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The Drosophila homologue of Rootletin is required for mechanosensory function and ciliary rootlet formation in chordotonal sensory neurons.

Styczynska-Soczka K, Jarman AP - Cilia (2015)

Bottom Line: Knock-down of Rootletin results in loss of ciliary rootlet in these neurons and severe disruption of their sensory function.No evidence was found for a defect in cell division.Although our evidence is consistent with an anchoring role for the rootlet, severe loss of mechanosensory function of chordotonal (Ch) neurons upon Rootletin knock-down may suggest a direct role for the rootlet in the mechanotransduction mechanism itself.

View Article: PubMed Central - PubMed

Affiliation: Centre for Integrative Physiology, University of Edinburgh, Edinburgh, EH8 9XD UK.

ABSTRACT

Background: In vertebrates, rootletin is the major structural component of the ciliary rootlet and is also part of the tether linking the centrioles of the centrosome. Various functions have been ascribed to the rootlet, including maintenance of ciliary integrity through anchoring and facilitation of transport to the cilium or at the base of the cilium. In Drosophila, Rootletin function has not been explored.

Results: In the Drosophila embryo, Rootletin is expressed exclusively in cell lineages of type I sensory neurons, the only somatic cells bearing a cilium. Expression is strongest in mechanosensory chordotonal neurons. Knock-down of Rootletin results in loss of ciliary rootlet in these neurons and severe disruption of their sensory function. However, the sensory cilium appears largely normal in structure and in localisation of proteins suggesting no strong defect in ciliogenesis. No evidence was found for a defect in cell division.

Conclusions: The role of Rootletin as a component of the ciliary rootlet is conserved in Drosophila. In contrast, lack of a general role in cell division is consistent with lack of centriole tethering during the centrosome cycle in Drosophila. Although our evidence is consistent with an anchoring role for the rootlet, severe loss of mechanosensory function of chordotonal (Ch) neurons upon Rootletin knock-down may suggest a direct role for the rootlet in the mechanotransduction mechanism itself.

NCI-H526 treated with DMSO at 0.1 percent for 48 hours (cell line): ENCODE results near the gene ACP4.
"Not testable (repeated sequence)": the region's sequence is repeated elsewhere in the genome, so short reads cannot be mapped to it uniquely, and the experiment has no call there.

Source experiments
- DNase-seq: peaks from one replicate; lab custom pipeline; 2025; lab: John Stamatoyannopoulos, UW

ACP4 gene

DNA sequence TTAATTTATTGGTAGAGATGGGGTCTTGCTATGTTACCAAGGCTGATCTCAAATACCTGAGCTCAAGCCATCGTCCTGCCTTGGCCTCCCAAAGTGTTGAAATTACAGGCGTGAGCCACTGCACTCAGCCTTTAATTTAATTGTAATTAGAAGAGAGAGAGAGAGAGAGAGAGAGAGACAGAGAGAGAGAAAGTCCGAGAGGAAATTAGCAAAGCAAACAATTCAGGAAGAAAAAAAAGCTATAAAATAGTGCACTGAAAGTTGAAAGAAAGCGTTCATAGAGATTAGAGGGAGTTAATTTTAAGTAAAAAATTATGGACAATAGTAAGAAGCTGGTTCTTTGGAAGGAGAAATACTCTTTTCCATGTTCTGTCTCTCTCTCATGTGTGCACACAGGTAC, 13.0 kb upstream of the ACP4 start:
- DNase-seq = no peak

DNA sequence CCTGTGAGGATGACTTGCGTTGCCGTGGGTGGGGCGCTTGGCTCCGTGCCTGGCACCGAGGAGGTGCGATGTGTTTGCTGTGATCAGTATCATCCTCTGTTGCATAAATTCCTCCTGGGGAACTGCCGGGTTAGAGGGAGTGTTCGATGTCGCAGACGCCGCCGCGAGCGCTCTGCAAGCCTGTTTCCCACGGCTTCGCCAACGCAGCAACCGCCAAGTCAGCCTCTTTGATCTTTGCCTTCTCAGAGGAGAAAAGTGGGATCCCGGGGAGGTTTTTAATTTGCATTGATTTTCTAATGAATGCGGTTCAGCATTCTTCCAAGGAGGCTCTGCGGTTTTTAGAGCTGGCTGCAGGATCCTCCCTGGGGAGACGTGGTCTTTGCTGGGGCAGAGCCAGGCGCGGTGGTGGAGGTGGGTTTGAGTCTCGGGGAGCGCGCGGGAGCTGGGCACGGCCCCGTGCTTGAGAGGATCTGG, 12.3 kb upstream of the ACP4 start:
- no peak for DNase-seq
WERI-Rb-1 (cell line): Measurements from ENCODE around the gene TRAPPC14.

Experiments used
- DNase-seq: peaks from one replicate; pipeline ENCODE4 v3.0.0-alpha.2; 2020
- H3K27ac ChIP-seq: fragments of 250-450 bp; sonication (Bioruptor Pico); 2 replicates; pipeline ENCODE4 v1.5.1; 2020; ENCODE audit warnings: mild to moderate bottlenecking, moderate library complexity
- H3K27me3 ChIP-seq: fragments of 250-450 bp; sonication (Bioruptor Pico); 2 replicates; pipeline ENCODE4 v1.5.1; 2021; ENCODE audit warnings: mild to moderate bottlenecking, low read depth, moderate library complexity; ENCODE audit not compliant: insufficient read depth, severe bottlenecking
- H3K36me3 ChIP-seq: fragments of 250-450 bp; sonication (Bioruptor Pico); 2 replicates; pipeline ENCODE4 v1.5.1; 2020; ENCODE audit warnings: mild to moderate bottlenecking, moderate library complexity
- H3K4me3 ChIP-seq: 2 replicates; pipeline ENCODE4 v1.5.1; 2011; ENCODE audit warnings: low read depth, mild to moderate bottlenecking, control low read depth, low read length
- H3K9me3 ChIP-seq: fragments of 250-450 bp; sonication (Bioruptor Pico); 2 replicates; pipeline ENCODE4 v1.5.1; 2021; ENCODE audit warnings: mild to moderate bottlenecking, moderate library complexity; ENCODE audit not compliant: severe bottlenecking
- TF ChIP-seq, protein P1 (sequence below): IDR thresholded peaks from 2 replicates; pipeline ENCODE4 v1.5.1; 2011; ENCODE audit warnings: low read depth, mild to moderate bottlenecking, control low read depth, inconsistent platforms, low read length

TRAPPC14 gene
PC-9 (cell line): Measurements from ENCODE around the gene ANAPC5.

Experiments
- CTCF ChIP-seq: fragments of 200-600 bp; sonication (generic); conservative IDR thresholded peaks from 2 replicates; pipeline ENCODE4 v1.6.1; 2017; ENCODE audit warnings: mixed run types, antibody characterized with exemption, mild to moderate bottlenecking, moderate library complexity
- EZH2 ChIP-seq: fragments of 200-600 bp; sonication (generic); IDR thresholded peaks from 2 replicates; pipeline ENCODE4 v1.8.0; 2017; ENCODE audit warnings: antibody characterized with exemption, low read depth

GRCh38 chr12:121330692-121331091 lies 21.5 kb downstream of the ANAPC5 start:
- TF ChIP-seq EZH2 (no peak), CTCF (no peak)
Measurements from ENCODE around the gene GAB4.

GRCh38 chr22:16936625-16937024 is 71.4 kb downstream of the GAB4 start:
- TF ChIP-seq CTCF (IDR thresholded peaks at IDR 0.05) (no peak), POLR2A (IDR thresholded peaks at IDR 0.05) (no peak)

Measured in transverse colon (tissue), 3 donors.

No MeSH data available.


Rootletin knock-down severely disrupts Ch neuron function. a Larval locomotion assay showing that Rootletin knock-down larvae move less due to uncoordination. Larvae were tested at two temperatures as the Gal4 driving the RNAi construct is more active at higher temperatures (RNAi predicted to be more complete). Larvae from an atonal mutant stock were tested for comparison; such larvae lack Ch neurons. b Adult climbing assay show a significant disruption of climbing behaviour in adult Rootletin knock-down flies. Results plotted are averages of three trials of 15 flies. c Larval hearing assay. Larvae are tested in groups of five and the retraction score refers to the average number of larvae that contract. n = 40, error bars represent standard deviation. d Grooming assay for behaviour in response to sensory bristle deflection. Proportion represents an average response proportion from six replicas each testing five flies. Error bars represent standard error. e Adult climbing assay performed ageing flies. Results are plotted as averages from four replicas of 15 flies; the same flies were used in each time point, error bars represent standard error, two-way Anova p > 0.003, f Plot of ratio of wild-type/RNAi knockdown for data shown in (e). The rate of performance decrease over time is greater for Rootletin knock-down flies
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Fig5: Rootletin knock-down severely disrupts Ch neuron function. a Larval locomotion assay showing that Rootletin knock-down larvae move less due to uncoordination. Larvae were tested at two temperatures as the Gal4 driving the RNAi construct is more active at higher temperatures (RNAi predicted to be more complete). Larvae from an atonal mutant stock were tested for comparison; such larvae lack Ch neurons. b Adult climbing assay show a significant disruption of climbing behaviour in adult Rootletin knock-down flies. Results plotted are averages of three trials of 15 flies. c Larval hearing assay. Larvae are tested in groups of five and the retraction score refers to the average number of larvae that contract. n = 40, error bars represent standard deviation. d Grooming assay for behaviour in response to sensory bristle deflection. Proportion represents an average response proportion from six replicas each testing five flies. Error bars represent standard error. e Adult climbing assay performed ageing flies. Results are plotted as averages from four replicas of 15 flies; the same flies were used in each time point, error bars represent standard error, two-way Anova p > 0.003, f Plot of ratio of wild-type/RNAi knockdown for data shown in (e). The rate of performance decrease over time is greater for Rootletin knock-down flies

Mentions: To test whether the loss of Rootletin and the rootlet affects Ch sensory neuron function, we analysed behaviour of larvae and adults. Mutations that affect Ch neuron function cause impairments of larval and adult locomotory behaviours due to their proprioceptive function [25]. Compared with control larvae, knock-down larvae show reduced crawling path lengths (Fig. 5a). The reduction is at least as severe as that exhibited by atonal mutant larvae, which lack Ch neurons. Similarly, knock-down adult flies show impaired behaviour in a climbing assay (Fig. 5b). This phenotype was strengthened by greater Gal4 activity (higher incubation temperature) and by enhancement of RNAi with UAS-Dcr-2 and was observed for both Rootletin RNAi lines. Given that Rootletin expression is confined to sensory cells, the results are consistent with defective sensory neuron function.Fig. 5